US Senator Ron Johnson came calling on the Devil’s Advocates Thursday, going “on the record” on a number of current issues, starting with a tense exchange over his support for Right-to-Work.

Johnson initially expressed  support for private sector unions before quickly losing  patience with the co-hosts successive lines of questioning.

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RTW is being fast-tracked through a GOP directed “extraordinary session” in the Wisconsin legislature this week and next. Governor Walker has said he will sign RTW into law, once it reaches his desk next week.

On the DAR Show, Johnson first drew distinction between public sector and private sector unions, Johnson seemed supportive of trade unions especially.

“There is an awful lot of support for private sector unions, even among businesses,” Johnson said.

“Private sector unions do a great job protecting worker safety, providing good wages for people…” Johnson said.

Moments later, “I don’t want anybody thinking I am opposed to private-sector unions,” Johnson said.

“That being said, I’m for freedom to choose whether or not to join the union and whether they want to contribute to dues,” Johnson said.

When Progressive co-host Mike Crute quizzed Johnson with a Chamber of Commerce  analogy, is this just the “freedom to freeload?” Mirroring questions posed by D-State Sen. Bob Wirch to R-State Sen Scott Fitzgerald in a RTW hearing Tuesday, Crute further pressed Johnson if the local Chamber of Commerce or a trade organization like WMC would allow membership without dues.

Sen Johnson quickly countered “No one forces you to join the chamber,” before extolling many potential chamber benefits. “People decide to join the chamber out of freedom and pay the dues, it’s an important organization…”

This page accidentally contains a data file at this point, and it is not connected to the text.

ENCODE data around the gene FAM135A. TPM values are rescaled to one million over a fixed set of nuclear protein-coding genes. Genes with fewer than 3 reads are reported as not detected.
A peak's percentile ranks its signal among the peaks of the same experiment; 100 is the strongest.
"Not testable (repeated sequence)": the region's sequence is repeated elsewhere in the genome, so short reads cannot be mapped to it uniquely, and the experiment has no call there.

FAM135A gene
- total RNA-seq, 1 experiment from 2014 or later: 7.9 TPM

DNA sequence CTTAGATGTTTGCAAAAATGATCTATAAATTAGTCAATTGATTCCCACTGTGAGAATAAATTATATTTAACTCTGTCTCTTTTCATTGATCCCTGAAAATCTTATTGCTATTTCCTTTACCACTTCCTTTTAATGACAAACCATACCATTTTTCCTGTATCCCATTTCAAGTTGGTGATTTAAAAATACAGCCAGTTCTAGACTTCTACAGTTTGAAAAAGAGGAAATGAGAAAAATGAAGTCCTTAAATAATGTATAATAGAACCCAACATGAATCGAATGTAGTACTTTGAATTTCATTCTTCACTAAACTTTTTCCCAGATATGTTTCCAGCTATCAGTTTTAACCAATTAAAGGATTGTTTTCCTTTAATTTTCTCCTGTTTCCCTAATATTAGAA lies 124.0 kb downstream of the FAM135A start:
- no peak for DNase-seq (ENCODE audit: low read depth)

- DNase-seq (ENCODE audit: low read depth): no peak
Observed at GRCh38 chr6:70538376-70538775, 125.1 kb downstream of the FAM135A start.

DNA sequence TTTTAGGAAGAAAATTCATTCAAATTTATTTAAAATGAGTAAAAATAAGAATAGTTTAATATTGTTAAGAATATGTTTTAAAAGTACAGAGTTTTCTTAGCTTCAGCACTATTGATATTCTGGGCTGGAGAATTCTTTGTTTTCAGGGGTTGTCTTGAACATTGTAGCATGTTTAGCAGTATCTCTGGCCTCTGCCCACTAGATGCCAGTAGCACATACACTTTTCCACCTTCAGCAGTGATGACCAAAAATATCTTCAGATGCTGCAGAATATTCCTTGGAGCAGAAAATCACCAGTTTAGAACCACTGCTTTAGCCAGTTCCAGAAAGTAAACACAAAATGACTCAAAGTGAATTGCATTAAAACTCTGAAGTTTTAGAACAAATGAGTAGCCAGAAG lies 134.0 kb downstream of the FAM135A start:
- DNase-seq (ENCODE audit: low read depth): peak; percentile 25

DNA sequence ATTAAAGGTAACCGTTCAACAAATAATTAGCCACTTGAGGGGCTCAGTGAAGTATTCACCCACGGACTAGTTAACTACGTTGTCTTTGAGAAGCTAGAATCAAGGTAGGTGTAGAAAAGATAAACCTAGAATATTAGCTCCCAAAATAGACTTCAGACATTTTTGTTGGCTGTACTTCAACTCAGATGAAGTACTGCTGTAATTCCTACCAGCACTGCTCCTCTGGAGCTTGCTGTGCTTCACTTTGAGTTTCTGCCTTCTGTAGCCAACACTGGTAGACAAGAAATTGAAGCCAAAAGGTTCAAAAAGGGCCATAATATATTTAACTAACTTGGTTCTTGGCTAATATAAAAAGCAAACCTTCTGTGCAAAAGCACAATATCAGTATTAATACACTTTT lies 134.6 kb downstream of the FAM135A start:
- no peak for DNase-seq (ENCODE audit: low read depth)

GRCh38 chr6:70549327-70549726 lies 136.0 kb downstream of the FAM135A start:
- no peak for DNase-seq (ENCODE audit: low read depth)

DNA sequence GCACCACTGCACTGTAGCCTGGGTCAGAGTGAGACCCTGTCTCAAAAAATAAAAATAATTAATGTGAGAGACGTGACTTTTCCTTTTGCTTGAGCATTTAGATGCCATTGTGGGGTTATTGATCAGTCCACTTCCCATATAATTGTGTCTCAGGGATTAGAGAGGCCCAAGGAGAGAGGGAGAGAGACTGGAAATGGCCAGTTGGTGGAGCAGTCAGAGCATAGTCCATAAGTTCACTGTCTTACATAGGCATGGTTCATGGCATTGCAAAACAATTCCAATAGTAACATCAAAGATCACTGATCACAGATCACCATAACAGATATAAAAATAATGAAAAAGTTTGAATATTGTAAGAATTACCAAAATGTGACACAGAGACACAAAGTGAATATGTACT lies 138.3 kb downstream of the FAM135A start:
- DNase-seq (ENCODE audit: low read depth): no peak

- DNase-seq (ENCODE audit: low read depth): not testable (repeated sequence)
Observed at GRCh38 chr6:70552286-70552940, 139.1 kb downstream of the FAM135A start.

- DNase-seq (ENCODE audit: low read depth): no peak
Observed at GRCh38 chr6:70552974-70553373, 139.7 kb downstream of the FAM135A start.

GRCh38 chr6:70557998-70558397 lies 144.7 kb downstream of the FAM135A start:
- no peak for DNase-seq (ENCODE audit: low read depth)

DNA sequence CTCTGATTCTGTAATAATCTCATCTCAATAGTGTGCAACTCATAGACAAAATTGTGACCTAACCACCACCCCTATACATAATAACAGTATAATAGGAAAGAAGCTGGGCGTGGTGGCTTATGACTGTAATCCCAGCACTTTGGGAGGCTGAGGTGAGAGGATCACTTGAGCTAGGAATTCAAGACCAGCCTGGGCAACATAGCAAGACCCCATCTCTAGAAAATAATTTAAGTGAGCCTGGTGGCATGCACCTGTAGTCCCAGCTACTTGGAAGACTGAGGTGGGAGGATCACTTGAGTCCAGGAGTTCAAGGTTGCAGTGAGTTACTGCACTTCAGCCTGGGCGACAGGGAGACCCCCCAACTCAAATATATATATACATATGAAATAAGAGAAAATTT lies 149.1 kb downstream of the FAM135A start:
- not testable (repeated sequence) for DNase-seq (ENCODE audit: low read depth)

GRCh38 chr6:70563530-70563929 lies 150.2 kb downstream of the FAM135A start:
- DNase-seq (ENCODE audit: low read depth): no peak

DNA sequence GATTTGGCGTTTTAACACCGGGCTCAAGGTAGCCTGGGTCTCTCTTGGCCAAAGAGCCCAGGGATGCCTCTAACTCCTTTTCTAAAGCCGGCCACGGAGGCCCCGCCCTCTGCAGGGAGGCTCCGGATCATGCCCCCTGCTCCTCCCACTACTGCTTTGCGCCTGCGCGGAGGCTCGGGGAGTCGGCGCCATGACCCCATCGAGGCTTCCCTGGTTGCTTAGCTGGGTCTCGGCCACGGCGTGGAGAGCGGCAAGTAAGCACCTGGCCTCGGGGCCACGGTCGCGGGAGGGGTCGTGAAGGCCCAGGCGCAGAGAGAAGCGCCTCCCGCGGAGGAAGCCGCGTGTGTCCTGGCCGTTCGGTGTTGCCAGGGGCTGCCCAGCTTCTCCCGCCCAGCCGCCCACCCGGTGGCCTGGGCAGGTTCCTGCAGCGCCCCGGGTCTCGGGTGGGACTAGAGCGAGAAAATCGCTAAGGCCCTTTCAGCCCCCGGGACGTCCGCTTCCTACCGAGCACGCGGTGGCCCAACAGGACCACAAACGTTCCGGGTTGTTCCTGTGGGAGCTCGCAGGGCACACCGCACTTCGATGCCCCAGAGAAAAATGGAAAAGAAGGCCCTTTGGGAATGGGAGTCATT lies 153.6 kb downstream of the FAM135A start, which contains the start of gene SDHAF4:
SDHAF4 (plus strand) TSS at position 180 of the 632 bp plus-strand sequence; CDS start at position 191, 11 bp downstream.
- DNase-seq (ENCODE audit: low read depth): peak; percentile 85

Libertarian DAR co-host Dominic Salvia then  hit Johnson with a dose of logic. Salvia asked if Johnson’s freedom to choose analogy extended to a prospective employee also having the freedom to not take a job at a unionized shop.

“They can walk down the street and get another job. How does that analogy hold up sir,” Salvia asked.

“I’m not sure it is a perfect analogy, but again, in general, I’m for freedom,” Johnson said.

“The other point to make is this is a state issue,” said Johnson, before adding, “So in other words, let’s move on. I think I told you where I stand,” Johnson said with an edge of annoyance.

“Yes on right to work Ron,” Crute pushed to clarify.

(annoyed chuckle) “Yes.” Johnson responded.

“Hey, thank you,” Crute said before sarcastically adding, “At least I didn’t start with a tough one like-Do you believe in evolution, sir?”

“Do you believe in evolution, sir?”-Crute asked.

“I’m for freedom. Yes,” Johnson said, apparently still addressing the prior line  of questioning.

“Yes for freedom, or yes on evolution? I want to get you on the record,” Crute asked.

“Yes on evolution…” Johnson responded before explaining his faith and evolution aren’t incongruent.

Senator Johnson further discussed DHS Homeland Security funding expiring due to the actions of…Democrats and Obama of course. Johnson said there can be no legislative solution to the President’s immigration executive orders, no comprehensive immigration reform because Obama has “poisoned the well.”

Johnson would not commit to voting for Obama’s Attorney General nominee, Loretta Lynch, when asked later in the interview, but suggested he is inclined to support Presidential nominees.

Crute closed the questioning by asking Johnson to comment on his presumed ’16 opponent, former Wisconsin D-Senator Russ Feingold. Johnson called Feingold a “career politician” and contrasted himself a “citizen legislator.”

A last, last question for Johnson was if he would self-fund his reelection campaign. “I will be adequately funded,” Johnson said. Neither a conformation or denial.

Find the interview podcast here:

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